No monitoring done of N.B. school vehicle safety policies, coroners jury told

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New Brunswick had policies governing school vehicles and student travel at the time of a tragic January 2008 accident, but there was nothing in place to monitor compliance, a school official told a coroner's inquest on Tuesday.
John McLaughlin, superintendent of District 15, testified that the policies, which are now more strictly enforced, were initially relayed to school principals through informal conversations.
The inquest is being held into an accident involving a 15-passenger van used by Bathurst High School that collided with a truck on a slush-covered highway in January 2008, killing seven members of the boys basketball team and the wife of the coach.

McLaughlin said since the accident, the district has started a series of audits to ensure provincial and district policies for student travel are upheld. He said there is also conversation with staff to ensure people understand the policies.
He will provide a report to the district education council in June on results of the audits.
Asked if he thought drivers should have higher class of licence, McLaughlin replied: "As a parent I would feel more comfortable for drivers to have all the training of a bus driver, but as superintendent, I'm not qualified to make that decision."
McLaughlin testified that it wouldn't be feasible to use yellow school buses instead of vans for every student activity, because there aren't enough of them.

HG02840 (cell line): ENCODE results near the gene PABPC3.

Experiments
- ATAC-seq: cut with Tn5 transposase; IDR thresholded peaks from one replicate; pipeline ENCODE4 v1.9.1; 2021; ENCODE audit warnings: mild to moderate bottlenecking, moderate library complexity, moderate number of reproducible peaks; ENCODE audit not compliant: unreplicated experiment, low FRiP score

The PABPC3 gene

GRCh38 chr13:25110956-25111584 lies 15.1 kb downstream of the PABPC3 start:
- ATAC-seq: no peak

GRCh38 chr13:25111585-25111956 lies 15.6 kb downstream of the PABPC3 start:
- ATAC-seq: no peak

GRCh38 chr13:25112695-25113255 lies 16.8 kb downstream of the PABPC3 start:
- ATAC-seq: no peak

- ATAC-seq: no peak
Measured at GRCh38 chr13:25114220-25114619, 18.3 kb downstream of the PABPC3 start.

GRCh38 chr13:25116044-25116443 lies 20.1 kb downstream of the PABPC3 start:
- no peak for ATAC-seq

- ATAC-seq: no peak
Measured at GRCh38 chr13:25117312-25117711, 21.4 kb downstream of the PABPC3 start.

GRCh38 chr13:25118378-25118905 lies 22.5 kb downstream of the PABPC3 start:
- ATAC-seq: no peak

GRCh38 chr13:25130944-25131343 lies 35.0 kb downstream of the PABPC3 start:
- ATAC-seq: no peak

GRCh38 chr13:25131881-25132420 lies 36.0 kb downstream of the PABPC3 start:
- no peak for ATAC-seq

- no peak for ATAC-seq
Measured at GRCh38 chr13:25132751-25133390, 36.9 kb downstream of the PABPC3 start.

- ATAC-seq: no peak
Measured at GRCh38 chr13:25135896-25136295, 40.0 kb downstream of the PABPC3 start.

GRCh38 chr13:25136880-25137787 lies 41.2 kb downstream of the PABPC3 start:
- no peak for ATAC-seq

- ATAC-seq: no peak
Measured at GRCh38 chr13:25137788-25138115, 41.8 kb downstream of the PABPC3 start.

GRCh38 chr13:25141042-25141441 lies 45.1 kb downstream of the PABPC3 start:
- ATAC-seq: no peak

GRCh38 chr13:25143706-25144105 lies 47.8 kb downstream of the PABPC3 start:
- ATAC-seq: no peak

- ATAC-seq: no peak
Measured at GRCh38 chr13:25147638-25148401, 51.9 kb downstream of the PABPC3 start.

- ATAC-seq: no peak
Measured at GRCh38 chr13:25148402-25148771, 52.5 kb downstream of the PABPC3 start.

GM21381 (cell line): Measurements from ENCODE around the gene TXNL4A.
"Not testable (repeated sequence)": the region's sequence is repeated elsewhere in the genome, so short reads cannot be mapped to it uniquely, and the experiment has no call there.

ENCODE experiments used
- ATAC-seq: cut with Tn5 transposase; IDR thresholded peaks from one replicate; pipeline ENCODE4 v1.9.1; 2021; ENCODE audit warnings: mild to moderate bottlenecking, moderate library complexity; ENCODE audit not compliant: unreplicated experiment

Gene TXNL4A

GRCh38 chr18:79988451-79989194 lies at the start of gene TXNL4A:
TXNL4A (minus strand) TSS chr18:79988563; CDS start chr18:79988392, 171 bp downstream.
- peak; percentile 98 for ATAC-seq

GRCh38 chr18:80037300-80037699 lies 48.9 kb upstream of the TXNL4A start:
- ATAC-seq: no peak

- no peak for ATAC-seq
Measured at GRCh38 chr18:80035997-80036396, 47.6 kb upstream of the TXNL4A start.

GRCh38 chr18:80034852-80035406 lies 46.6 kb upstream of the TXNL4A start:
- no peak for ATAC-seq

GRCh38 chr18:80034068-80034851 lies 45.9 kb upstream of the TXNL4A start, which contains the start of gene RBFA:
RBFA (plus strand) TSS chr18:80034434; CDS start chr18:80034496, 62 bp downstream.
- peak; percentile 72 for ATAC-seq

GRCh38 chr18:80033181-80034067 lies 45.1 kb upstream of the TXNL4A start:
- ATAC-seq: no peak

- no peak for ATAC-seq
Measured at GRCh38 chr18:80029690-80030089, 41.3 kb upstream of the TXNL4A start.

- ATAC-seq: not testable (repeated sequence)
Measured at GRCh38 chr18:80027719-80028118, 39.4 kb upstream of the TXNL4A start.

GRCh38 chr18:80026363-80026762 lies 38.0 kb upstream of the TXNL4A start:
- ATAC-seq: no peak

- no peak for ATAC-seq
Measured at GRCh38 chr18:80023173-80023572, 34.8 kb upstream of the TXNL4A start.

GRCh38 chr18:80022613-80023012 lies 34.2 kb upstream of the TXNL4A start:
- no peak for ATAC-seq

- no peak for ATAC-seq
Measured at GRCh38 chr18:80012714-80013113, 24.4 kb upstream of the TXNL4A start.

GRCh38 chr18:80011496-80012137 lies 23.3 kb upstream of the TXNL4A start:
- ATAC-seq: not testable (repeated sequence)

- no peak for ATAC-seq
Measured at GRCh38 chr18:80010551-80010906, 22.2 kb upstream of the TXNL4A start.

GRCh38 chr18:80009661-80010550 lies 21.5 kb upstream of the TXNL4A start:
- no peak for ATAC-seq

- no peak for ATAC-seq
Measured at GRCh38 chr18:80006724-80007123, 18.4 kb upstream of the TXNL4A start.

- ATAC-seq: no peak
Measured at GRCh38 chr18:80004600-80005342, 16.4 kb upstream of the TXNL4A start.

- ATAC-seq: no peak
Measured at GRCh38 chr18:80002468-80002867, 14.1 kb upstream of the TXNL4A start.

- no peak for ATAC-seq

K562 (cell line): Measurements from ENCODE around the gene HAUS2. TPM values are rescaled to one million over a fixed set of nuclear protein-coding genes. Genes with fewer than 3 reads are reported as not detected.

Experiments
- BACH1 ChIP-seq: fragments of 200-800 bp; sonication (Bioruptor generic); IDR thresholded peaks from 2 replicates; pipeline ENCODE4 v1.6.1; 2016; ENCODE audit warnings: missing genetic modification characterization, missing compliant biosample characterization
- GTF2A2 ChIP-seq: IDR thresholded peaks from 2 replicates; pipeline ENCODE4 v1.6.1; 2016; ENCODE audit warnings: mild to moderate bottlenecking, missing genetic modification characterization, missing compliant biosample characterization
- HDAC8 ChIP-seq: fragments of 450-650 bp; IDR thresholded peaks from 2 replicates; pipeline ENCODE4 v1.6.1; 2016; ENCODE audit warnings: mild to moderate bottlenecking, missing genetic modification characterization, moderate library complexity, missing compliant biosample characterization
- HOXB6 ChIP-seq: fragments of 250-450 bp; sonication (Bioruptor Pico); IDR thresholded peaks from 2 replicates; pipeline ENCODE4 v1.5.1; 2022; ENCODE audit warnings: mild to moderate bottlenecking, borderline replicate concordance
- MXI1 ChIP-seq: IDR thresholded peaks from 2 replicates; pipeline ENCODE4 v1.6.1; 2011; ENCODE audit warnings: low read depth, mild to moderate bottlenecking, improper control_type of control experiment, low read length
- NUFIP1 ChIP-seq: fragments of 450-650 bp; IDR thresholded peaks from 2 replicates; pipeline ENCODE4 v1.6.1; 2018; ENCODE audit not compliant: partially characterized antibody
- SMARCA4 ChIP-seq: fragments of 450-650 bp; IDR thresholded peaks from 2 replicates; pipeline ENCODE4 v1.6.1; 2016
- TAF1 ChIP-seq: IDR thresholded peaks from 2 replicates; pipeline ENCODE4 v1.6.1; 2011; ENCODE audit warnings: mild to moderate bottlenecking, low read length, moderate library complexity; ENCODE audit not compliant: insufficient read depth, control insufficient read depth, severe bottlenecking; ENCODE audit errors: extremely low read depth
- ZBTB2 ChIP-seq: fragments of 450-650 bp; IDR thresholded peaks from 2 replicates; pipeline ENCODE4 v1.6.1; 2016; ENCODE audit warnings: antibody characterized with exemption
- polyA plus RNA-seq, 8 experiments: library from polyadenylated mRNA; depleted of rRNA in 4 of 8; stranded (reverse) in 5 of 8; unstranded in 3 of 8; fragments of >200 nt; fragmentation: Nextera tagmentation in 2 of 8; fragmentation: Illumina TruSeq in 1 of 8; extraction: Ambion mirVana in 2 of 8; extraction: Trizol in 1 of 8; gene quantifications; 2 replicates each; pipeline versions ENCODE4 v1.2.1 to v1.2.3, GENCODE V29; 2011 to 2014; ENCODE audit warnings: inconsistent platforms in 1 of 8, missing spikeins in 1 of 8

"We would have to cancel student activities ... not just sports but also music, drama, etcetera," he said.
"We have many student activities that involve only four or five students that don't require a large bus."
The van was owned by Bathurst Van Inc., a not-for-profit body consisting of the principal, two vice-principals and a teacher who owned and maintained school vehicles for extracurricular activities.

Organizations: N.B. school, Bathurst High School, Van Inc.

Geographic location: New Brunswick

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  • Jennifer
    July 02, 2010 - 13:23

    Although I strongly agree with a monitoring system and frequent auditing of drivers and vehicles, no matter how protective we are of our children, freak accidents can and will happen, as unfortunate as it is.

    Slushy roads happen, black ice happens. Parents and school officials can be as protective as they want, but these things are sheer accidents.

    The yellow buses when I was going to school years ago were old and loud and emitted some unidentifiable odors, lucky for me we never had any accidents. I think keeping these vehicles under a close eye is a great idea and it should have been ongoing for years, but truthfully, it's not going to keep a busload of 8 year olds for sliding off the road if the driver is going ever so slightly too fast.

  • Jennifer
    July 01, 2010 - 20:08

    Although I strongly agree with a monitoring system and frequent auditing of drivers and vehicles, no matter how protective we are of our children, freak accidents can and will happen, as unfortunate as it is.

    Slushy roads happen, black ice happens. Parents and school officials can be as protective as they want, but these things are sheer accidents.

    The yellow buses when I was going to school years ago were old and loud and emitted some unidentifiable odors, lucky for me we never had any accidents. I think keeping these vehicles under a close eye is a great idea and it should have been ongoing for years, but truthfully, it's not going to keep a busload of 8 year olds for sliding off the road if the driver is going ever so slightly too fast.